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see wisteriawisteria
or wistaria
, any plant of the genus Wisteria, woody twining vines of the family Leguminosae (pulse family), cultivated and highly esteemed for the beautiful pendent clusters of pealike flowers, lilac, white, or pink. There are two species (W.
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This play, set in Salem, Massachusetts, became "In the Name of the King!" Although it was never, to my knowledge, produced, this drama marks the beginning of Gilman's exploration of white New England women's historical legacy, an intellectual terrain she continued to chart in "The Giant Wistaria" and "The Yellow Wall-Paper." In fact, less than a week after beginning to write this play, Gilman recorded in her diary that she was working on "The Giant Wistaria," a tale that explores the connections between a colonial New England woman's ghost and young urbanites of the late nineteenth century who rent a colonial mansion in the New England countryside (Diaries 412, 413).
True, Faulkner repeatedly refers to nature and its courses, as in the appearance, disappearance, and reappearance of the circling buzzards (in AILD), the wistaria wine (in AA), or the sparrows and pigeons (in RN), but while these associate with the traditional images of renewal and resurrection, his repeated conjuring and banishing his characters mark Faulkner's attempt to achieve a psychological reversal of dependence.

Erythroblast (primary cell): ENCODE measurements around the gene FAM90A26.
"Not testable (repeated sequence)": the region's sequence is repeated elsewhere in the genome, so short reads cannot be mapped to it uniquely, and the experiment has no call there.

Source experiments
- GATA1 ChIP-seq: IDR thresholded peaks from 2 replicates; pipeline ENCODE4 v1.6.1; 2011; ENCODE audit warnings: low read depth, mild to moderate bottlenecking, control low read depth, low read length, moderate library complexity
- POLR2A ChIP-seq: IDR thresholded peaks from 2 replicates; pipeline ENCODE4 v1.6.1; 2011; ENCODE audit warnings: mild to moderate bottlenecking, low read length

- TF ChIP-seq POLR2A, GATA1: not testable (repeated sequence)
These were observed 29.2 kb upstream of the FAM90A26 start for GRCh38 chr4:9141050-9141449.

Anti-tumor-promoting activities of afromosin and soyasaponin I isolated from Wistaria brachybotrys.
The names of plants may identify forgotten biologists: lobelia in honour of Mathias de l'Obel, or wistaria, after Caspar Wistar.
The day after the wedding, the couple boards a ship for Prince Rupert, travelling east from there by train, truck, and boat to Seel's isolated cabin near Wistaria on Ootsa Lake, one of the finger lakes that stretch between the Coast Mountains and the spruce-and-pine forests west of Prince George.
To that end, after researching the company's database of 168,000 patterns, they chose Lenox's Cinderella china, Reed & Barton's Francis 1 silverware, and Tiffin's Wistaria Pink and Morgantown's Cobalt Blue crystal.
The lower terrace is designed as a scent garden, with a profusion of Mexican orange trees, wistaria, azaleas and hydrangeas arranged in broad strips.
They employed saponins extracted from the knots of Wistaria brachybotrys-agents long used in Japanese folk medicine to fight cancer.
The speaker and the listener exist in the same, present space: the "summer of wistaria"; there is no description of Mr.
Gilman rewrites Hawthorne's treatment of the fallen woman in her "The Giant Wistaria"; Atherton's "The Bell in the Fog" is "haunted" by masculinist literary history and perhaps Henry James; and Bacon allegorically reveals the power of women's writing itself, here embodied in letters buried in an attic: to haunt and sometimes transform women's lives.
Rosa's centrality to the novel is reflected even in its design, pervading the chapters like the ever-looming wistaria: in addition to her italicized monologue that monopolizes the whole of chapter five, Rosa is with the reader and Quentin in the first and last chapters.
Two volatile [beta]-chromenes from Wistaria sinensis flowers.